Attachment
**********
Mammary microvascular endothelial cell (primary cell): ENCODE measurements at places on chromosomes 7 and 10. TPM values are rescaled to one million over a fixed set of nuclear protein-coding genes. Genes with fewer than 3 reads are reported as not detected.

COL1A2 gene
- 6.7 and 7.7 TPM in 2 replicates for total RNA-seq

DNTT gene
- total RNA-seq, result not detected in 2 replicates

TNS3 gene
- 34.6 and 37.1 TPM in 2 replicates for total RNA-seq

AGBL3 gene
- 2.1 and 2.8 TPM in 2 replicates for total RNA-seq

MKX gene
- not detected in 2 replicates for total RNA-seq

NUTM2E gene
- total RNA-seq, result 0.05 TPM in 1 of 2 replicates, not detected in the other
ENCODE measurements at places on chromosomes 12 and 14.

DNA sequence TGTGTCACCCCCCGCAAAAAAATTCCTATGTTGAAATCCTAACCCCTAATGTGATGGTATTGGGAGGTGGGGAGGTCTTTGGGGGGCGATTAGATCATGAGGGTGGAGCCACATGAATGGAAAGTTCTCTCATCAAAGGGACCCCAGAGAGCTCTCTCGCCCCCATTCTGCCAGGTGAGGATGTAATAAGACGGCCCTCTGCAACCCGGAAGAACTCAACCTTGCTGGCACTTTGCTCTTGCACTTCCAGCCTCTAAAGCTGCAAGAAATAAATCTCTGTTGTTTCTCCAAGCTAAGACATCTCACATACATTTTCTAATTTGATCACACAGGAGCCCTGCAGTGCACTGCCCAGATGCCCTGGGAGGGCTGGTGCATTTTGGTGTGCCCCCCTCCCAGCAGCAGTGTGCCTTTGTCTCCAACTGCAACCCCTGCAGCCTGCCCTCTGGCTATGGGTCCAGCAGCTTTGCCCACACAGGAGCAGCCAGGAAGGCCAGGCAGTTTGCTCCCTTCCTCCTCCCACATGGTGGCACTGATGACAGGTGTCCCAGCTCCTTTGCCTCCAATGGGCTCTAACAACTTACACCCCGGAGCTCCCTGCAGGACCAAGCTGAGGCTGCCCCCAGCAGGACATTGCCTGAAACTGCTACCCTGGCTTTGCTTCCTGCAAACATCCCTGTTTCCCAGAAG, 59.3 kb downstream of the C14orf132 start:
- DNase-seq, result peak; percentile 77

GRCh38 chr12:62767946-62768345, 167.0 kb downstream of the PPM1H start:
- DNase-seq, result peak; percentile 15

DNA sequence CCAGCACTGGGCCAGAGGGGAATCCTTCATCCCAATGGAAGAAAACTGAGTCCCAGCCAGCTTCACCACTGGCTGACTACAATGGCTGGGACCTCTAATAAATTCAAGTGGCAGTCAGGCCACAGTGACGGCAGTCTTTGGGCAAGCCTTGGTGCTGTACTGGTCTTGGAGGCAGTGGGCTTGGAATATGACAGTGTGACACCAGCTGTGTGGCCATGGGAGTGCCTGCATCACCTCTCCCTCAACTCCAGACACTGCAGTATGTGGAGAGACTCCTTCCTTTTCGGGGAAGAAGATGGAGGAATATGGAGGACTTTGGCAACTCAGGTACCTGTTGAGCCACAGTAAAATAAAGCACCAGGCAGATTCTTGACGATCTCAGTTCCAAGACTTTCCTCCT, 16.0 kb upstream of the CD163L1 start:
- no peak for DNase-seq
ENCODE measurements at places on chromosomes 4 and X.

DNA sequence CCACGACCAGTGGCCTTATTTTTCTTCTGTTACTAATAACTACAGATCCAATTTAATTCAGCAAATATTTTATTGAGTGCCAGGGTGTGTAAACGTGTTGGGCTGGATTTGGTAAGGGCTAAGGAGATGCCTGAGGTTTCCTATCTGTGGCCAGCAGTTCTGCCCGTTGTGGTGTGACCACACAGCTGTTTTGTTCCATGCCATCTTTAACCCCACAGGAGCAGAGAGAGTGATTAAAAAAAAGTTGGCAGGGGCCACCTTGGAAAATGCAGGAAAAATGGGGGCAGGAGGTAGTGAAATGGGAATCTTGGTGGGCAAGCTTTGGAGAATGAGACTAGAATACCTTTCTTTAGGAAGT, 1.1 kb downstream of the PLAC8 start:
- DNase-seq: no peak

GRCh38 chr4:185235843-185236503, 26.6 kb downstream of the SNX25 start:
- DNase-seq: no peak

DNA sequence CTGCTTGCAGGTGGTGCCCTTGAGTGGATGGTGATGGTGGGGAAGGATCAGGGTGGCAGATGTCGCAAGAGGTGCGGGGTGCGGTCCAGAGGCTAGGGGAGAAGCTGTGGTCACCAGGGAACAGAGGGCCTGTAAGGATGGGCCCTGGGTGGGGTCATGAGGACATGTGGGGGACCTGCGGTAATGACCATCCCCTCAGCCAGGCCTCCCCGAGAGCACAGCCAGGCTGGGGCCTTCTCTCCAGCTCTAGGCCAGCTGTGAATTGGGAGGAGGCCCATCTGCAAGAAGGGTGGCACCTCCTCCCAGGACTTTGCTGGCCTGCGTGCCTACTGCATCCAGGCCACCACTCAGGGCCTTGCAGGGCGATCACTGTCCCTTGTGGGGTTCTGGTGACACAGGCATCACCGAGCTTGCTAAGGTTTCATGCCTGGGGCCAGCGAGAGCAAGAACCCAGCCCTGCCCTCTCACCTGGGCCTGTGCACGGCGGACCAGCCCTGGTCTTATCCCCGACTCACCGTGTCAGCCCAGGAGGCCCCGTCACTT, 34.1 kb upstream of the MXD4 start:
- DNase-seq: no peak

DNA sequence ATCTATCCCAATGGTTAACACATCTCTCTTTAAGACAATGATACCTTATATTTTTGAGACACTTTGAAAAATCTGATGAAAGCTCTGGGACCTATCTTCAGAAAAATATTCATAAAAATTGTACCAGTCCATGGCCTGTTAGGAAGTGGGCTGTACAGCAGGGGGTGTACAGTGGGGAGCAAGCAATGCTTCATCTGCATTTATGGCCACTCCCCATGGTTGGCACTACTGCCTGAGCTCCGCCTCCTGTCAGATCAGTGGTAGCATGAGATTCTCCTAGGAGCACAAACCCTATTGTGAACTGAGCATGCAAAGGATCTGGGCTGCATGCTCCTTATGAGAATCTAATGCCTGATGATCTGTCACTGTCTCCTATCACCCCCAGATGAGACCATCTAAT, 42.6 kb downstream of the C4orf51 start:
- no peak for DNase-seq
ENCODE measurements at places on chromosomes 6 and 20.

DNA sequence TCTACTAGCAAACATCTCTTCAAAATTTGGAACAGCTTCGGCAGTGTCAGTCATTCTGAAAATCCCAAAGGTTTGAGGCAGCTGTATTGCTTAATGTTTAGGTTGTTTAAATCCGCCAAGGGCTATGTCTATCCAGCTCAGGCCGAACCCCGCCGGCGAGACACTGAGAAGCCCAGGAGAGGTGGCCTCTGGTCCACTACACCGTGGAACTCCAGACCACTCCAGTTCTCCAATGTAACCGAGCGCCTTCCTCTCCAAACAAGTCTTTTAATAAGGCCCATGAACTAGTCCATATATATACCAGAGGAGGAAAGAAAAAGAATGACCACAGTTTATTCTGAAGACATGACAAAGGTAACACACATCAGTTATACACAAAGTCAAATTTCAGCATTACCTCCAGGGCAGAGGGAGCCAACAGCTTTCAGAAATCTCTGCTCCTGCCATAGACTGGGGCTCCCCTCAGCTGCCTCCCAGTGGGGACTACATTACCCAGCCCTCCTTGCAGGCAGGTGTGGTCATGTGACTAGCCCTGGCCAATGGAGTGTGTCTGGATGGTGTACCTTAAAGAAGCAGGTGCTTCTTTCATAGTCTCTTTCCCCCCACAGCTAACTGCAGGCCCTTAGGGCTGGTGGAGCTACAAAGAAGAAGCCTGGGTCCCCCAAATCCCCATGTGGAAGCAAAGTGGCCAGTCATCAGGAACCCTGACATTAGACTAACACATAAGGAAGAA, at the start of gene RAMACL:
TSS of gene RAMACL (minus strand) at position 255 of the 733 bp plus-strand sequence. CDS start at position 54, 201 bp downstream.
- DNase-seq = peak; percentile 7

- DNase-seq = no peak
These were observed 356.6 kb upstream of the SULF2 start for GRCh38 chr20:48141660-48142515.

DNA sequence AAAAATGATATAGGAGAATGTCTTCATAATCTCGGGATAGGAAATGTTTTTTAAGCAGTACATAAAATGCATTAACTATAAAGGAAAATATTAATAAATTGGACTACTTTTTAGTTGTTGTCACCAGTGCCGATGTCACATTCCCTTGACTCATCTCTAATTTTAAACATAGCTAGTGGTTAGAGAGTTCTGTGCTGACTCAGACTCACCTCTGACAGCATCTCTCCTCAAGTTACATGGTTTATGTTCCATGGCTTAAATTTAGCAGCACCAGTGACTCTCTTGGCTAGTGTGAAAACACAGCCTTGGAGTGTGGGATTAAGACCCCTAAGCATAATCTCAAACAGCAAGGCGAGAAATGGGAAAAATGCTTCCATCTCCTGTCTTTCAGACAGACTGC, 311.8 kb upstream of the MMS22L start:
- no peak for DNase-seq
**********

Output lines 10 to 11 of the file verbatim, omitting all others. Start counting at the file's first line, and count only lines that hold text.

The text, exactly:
MKX gene
- not detected in 2 replicates for total RNA-seq